Analysts believe Tesco was badly hit by the weather at Christmas, and rival supermarkets’ recent figures have also highlighted how tough trading has been since then. The new chief executive, Philip Clarke, is nonetheless expected to unveil another record year for Tesco tomorrow. The City is expecting underlying profits of £3.8bn against £3.4bn a year ago.
Home Retail Group
The owner of the catalogue chain Argos is expected to add to the gloom on the high street when it reveals its full-year results on Wednesday. Home Retail Group, which also owns Homebase, has cut forecasts as it battles with “difficult and volatile” conditions. It steered City expectations towards profits of £250m-£255m, down 14 per cent on a year ago.
Burberry is expected to provide an insight into how the catastrophes in Japan has affected its business when it updates its investors tomorrow. Analysts at RBS believe the fashion house’s earnings could be hit by 5 per cent if Burberry decides to waive the £50m a year licensing revenues it receives from its dealer in Japan as a result of the disasters there.
Bonuses and the Independent Commission on Banking’s recent report are set to top the agenda when Royal Bank of Scotland faces its shareholders tomorrow. The advisory group Pirc has already attacked the part-nationalised bank’s executive pay and bonus plans as “excessive”, and is recommending that investors oppose the remuneration report.
First-quarter figures from Reckitt Benckiser will put the consumer goods giant in the spotlight again on Wednesday after the surprise news that Bart Becht is to retire after 16 years as chief executive. Analysts at RBS expect flat sales in Europe and North America to be offset by developing markets. Rising costs are expected to hit the Slough-based firm’s margins.
Bunzl’s interim management statement on Wednesday is the distribution group’s first update since it was relegated to the FTSE 250 last month. Although Shore Capital notes that it is “seemingly unloved by many investors”, the broker is still a fan, describing it as “predictable” and saying there could be news about acquisitions.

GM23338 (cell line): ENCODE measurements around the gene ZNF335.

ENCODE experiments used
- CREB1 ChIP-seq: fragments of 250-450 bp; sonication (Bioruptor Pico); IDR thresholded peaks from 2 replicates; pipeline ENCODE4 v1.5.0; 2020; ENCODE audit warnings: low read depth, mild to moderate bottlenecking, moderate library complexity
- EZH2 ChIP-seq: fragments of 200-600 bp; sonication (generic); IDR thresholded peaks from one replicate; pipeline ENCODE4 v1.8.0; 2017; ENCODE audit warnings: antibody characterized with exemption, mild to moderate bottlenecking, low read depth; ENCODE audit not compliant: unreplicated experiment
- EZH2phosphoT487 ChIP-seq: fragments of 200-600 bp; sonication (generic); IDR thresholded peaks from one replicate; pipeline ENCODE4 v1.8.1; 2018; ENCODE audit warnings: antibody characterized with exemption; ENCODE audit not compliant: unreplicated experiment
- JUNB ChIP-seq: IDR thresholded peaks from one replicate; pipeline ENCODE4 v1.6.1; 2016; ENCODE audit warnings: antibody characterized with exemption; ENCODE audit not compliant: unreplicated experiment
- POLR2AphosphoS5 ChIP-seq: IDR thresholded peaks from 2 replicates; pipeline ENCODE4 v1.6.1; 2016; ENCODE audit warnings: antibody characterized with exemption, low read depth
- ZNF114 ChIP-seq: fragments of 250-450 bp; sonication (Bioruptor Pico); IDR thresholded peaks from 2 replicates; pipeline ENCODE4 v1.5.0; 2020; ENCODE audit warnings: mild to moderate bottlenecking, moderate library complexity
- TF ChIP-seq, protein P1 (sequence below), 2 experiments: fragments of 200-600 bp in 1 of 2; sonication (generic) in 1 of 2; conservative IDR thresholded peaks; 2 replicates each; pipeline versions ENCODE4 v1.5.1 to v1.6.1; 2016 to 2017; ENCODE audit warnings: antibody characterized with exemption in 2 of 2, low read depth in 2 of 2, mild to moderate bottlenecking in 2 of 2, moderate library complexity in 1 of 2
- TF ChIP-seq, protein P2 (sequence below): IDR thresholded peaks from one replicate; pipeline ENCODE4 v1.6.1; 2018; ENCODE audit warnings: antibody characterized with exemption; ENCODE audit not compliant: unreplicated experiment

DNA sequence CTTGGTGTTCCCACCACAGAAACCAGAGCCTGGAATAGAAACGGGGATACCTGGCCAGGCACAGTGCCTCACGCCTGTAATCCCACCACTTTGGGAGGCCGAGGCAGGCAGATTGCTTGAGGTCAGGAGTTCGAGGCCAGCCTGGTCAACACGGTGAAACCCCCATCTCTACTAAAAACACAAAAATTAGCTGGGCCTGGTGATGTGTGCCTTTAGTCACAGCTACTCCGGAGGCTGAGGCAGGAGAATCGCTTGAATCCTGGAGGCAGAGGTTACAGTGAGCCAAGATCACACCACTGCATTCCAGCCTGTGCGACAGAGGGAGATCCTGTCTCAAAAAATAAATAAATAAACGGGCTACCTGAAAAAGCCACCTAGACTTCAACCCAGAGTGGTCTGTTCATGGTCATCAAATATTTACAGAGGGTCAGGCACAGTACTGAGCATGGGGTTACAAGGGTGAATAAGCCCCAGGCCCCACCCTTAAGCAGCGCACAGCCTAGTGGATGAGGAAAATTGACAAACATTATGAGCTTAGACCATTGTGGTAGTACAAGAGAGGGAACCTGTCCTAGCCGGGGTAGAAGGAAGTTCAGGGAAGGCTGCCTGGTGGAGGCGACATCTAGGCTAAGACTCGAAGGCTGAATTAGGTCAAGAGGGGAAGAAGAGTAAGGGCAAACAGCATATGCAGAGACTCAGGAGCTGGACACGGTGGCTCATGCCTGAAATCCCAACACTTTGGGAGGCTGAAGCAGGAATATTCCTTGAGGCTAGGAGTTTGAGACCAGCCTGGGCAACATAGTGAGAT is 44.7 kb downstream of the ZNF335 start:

Glencore valued at up to $69bn
Glencore, the commodities trader which is looking to raise $11bn (£6.7bn) in a flotation planned for next month, is already worth up to $69bn (£42.3bn) and its earnings are likely to double within two years, according to research by the two banks underwriting the potentially record-breaking listing. Analysts at Barclays Capital and Credit Suisse also forecast rapid growth in key measures of profitability at the company.
Saudis cut crude output in March
Saudi Arabia cut its oil production in March, the kingdom’s oil minister, Ali al-Naimi, revealed yesterday, claiming the world market was oversupplied. “The market has overbalanced,” he said. Last month, the leading member of the Opec cartel produced 8.292 million barrels per day, down from 9.125 million in February. “In April, we don’t know yet, [it will be] probably a little higher than March,” Mr al-Naimi added.
Online poker owners charged
The owners of three online poker companies active in the US have been charged with violating the country’s anti-internet gambling laws, according to filings by federal prosecutors. Eleven people were charged, including the owners of Full Tilt Poker, Absolute Poker and PokerStars, with prosecutors also filing civil money-laundering charges seeking up to $3bn from the companies.
Call for new rules on sustainability
A lack of meaningful benchmarks often stands in the way of companies making progress in their corporate sustainability strategies, according to a new survey from KPMG. Two-thirds of those polled believed a new set of rules was “either very important or critical”. In the current economic climate, short-term financial priorities were the largest barrier, followed by the risk of higher costs.
Geithner: US debt limit must go up
The US Congress will have to raise the country’s debt limit, and may need to do so before a deal on future budget deficits is agreed, the US Treasury Secretary, Timothy Geithner, said yesterday. Earlier this month, he wrote to Congressional leaders warning that the current $14.3trillion debt limit would be reached by 16 May.
‘No grounds’ for Iceland ratings cut
Iceland’s finance minister, Steingrimur Sigfusson, has warned that a lowering of the country’s credit ratings would be unjustified, as the island nation’s economy was “doing quite well”. His comments came after the ratings agency Standard & Poor’s warned about the country’s credit standing last week.
IMF highlights inflation risks
The International Monetary Fund has signalled greater vigilance of inflation in emerging markets, with Singapore’s finance minister, Tharman Shanmugaratnam, who chair’s the fund’s steering committee, saying that when inflation goes up in emerging markets, “it’s a global inflation and possibly interest rate problem”.
Restructuring plan for Greece denied
The German finance ministry has denied reports that it is drawing up plans for a restructuring of Greece’s debt. Separately, the Greek finance minister, George Papaconstantinou, also denied any such moves. “Restructuring is simply not on the cards,” he said. “We will be able to go back to the markets in 2012.”